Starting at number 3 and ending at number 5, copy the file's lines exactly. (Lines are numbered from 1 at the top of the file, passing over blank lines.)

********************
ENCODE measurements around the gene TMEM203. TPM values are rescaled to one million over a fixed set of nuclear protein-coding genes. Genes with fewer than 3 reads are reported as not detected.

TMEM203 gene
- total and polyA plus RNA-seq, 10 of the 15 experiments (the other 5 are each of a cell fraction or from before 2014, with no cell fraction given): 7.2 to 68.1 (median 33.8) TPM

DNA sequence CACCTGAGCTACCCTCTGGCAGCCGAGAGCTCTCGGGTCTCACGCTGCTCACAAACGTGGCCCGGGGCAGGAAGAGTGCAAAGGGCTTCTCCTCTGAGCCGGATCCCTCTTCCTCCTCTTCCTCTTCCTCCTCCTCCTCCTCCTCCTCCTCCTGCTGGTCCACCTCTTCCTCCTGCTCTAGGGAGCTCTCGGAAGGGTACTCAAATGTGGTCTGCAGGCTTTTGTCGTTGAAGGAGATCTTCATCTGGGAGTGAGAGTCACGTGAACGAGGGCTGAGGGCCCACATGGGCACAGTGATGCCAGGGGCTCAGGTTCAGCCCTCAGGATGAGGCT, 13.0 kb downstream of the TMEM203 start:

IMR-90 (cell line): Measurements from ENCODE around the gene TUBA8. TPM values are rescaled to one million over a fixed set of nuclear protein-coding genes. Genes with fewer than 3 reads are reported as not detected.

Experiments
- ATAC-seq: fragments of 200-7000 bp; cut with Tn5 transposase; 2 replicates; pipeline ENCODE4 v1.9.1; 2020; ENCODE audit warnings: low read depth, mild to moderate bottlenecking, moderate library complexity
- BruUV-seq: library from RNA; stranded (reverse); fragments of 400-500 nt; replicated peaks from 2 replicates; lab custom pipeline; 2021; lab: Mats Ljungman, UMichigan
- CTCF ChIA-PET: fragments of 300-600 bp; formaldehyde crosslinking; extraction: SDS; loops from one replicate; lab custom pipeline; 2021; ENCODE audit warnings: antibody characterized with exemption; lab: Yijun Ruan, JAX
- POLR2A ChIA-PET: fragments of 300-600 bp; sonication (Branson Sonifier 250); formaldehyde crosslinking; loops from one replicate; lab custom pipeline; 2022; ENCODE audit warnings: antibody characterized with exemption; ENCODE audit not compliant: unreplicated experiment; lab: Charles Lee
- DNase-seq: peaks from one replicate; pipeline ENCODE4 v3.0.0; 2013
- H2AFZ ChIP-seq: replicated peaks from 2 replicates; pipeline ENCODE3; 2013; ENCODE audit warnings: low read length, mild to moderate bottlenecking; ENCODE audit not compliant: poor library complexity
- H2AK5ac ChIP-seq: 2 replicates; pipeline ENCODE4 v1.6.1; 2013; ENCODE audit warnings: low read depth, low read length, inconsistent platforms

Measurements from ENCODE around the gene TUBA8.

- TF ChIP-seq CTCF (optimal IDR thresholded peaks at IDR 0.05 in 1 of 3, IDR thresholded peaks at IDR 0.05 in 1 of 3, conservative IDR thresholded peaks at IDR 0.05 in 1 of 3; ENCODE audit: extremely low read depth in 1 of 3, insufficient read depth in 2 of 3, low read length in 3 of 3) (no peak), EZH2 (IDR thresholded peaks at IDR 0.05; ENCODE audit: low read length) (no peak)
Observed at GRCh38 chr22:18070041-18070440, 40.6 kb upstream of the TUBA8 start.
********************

- total and polyA plus RNA-seq, 10 of the 15 experiments (the other 5 are each of a cell fraction or from before 2014, with no cell fraction given): 7.2 to 68.1 (median 33.8) TPM

DNA sequence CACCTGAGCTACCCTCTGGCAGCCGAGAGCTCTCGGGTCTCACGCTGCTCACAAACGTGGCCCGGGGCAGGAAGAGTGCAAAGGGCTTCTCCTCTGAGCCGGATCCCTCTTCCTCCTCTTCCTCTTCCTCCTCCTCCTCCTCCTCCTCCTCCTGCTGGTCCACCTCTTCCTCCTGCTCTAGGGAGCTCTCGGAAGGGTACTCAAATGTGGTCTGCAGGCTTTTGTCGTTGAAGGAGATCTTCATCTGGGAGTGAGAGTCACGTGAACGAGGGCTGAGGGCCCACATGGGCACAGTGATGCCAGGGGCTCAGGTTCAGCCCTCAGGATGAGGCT, 13.0 kb downstream of the TMEM203 start:

IMR-90 (cell line): Measurements from ENCODE around the gene TUBA8. TPM values are rescaled to one million over a fixed set of nuclear protein-coding genes. Genes with fewer than 3 reads are reported as not detected.